18 of 19 people found the following review helpful
This book covers some of the territory the author covered in her best selling novel, "Green Darkness", that of past lives. The trouble is that the author is unable to capture the magic inherent in her best seller. While this well researched book is of some interest, due to its subject matter, there the similarities stop. Those who have read the other will be somewhat disappointed with this readable, though somewhat tepid, fare.
Here the book revolves around a young New Englander, Amy Delatour, a teenage girl of French Acadian-English lineage, who often goes into a fugue stage where she believes she is a tormented soul named Ange-Marie, a French Acadian in exile in eighteenth century Connecticut who had been separated from her beloved husband, Paul. The shy and bookish Amy lives in a state of anguish and uncertainty, until one of her high school teachers, Martin Stone, takes an interest in this unusual, highly intelligent young woman. Together they will try to get at the bottom of her mysterious dream states and her fire phobia.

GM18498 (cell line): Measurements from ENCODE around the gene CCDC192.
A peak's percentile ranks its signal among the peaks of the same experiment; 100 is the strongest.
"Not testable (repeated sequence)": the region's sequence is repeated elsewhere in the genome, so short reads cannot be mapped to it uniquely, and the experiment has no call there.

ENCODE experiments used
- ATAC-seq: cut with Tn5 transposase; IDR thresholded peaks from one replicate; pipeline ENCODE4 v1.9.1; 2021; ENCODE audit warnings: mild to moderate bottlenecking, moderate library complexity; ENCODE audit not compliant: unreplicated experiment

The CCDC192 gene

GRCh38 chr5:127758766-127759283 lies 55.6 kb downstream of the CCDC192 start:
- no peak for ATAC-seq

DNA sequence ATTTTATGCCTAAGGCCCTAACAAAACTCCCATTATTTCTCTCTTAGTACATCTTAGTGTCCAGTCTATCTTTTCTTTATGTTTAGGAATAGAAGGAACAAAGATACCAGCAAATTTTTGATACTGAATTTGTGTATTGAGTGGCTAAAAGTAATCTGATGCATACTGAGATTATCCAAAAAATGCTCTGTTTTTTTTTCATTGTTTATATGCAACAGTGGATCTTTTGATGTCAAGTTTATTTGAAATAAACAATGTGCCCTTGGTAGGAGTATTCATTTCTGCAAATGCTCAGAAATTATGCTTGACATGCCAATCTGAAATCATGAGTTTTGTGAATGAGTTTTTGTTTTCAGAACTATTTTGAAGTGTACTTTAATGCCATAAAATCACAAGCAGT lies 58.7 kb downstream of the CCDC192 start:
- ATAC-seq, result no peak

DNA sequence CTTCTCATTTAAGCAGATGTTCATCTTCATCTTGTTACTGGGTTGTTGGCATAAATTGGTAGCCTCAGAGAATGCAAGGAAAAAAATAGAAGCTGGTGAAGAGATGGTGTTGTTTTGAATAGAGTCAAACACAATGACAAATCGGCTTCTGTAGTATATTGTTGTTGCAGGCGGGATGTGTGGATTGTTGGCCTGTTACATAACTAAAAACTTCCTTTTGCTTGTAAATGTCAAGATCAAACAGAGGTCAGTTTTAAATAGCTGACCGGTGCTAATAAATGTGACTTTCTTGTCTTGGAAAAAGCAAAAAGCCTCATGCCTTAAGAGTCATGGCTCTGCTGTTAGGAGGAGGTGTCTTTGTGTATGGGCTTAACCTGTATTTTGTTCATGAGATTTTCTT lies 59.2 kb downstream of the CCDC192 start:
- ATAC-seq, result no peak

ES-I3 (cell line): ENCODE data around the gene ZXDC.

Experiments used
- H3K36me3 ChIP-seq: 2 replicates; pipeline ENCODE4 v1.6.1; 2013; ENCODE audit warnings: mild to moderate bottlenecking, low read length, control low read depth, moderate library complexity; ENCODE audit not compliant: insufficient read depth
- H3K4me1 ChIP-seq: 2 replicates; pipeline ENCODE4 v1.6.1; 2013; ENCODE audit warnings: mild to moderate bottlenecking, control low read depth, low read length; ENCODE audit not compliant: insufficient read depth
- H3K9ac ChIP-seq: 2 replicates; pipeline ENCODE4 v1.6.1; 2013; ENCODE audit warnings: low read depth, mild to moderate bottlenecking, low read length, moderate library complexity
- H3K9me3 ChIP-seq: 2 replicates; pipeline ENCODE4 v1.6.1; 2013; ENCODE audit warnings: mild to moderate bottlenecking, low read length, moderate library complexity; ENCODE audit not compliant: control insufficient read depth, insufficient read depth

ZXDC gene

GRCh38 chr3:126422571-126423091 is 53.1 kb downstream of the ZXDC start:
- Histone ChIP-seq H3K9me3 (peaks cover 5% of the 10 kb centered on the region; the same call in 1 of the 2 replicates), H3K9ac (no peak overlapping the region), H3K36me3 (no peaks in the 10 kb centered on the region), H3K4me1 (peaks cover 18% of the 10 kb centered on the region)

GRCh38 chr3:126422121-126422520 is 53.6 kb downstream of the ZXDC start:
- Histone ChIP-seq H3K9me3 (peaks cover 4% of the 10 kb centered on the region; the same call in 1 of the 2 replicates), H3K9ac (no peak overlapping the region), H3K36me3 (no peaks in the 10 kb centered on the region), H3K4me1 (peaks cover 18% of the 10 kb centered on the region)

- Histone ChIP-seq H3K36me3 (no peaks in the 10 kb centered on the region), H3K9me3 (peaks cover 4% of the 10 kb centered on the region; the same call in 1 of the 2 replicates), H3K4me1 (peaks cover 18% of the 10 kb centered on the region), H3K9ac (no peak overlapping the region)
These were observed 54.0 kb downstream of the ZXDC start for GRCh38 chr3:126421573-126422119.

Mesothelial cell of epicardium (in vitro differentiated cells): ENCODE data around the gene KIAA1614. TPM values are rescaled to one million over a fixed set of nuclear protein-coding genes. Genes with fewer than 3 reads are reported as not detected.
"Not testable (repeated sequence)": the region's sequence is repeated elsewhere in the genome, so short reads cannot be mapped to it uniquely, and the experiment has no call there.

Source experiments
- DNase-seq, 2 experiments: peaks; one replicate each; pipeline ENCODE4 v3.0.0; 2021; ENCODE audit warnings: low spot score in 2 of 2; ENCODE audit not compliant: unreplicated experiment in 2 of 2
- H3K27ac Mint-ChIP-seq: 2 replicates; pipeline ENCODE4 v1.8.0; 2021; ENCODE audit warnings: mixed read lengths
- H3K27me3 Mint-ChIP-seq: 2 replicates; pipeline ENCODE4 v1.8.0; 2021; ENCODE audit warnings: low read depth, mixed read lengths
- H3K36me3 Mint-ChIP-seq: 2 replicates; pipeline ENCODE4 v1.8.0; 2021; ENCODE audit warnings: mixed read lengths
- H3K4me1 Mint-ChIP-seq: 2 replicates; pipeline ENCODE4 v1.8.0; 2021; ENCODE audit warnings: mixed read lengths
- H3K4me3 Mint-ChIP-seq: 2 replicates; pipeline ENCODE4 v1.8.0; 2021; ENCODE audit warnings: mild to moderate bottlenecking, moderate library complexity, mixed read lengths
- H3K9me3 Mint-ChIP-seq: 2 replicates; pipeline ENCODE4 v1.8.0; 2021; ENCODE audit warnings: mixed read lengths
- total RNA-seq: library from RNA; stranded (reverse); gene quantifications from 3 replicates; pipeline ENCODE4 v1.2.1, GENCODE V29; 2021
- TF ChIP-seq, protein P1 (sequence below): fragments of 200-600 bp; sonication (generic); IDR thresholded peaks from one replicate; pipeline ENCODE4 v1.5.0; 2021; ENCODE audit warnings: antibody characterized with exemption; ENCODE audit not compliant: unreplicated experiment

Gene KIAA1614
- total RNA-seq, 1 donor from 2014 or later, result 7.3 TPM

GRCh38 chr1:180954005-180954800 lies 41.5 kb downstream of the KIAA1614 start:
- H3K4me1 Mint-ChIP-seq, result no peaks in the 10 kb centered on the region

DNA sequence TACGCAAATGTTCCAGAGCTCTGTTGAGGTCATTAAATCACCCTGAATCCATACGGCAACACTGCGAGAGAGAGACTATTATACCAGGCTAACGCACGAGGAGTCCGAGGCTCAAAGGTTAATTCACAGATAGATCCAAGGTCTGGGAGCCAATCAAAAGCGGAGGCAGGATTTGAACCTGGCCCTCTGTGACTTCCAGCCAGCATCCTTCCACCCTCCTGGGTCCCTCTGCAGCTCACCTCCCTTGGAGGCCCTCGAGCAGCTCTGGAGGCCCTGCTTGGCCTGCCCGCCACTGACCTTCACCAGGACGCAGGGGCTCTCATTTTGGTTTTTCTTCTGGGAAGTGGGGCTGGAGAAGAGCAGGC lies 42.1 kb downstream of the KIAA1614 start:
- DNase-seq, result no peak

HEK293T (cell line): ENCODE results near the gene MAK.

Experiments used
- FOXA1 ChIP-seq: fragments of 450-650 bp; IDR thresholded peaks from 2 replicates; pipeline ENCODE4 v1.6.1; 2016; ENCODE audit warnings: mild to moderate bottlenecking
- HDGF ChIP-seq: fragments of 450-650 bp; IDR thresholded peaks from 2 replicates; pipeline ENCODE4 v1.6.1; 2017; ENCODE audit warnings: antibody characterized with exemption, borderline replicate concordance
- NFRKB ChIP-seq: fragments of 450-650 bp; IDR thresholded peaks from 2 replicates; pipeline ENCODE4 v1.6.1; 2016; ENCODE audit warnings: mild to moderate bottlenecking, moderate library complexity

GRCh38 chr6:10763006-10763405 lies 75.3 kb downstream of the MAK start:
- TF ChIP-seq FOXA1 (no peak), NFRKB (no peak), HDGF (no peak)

The novel starts out promisingly enough, but it never quite reaches its promise. It has a feel of needing to be further fleshed out. While parts of the book are quite interesting, the reader feels as if one where given a delicious appetizer to tempt the palate, only to find that the main course is not forthcoming. Still, there is enough in this novel to make for a pleasant read. Those who have an interest in past lives regression will surely find this book to be of interest.
on 29 March 2013
I was quite disappointed with this book. I have all of Anya Seton's books, and loved them all, and my favourite was Green Darkness, where there were flashbacks to past lives, and it was a really wonderous book. This book does the same thing, but I did not find it as interesting as her other books.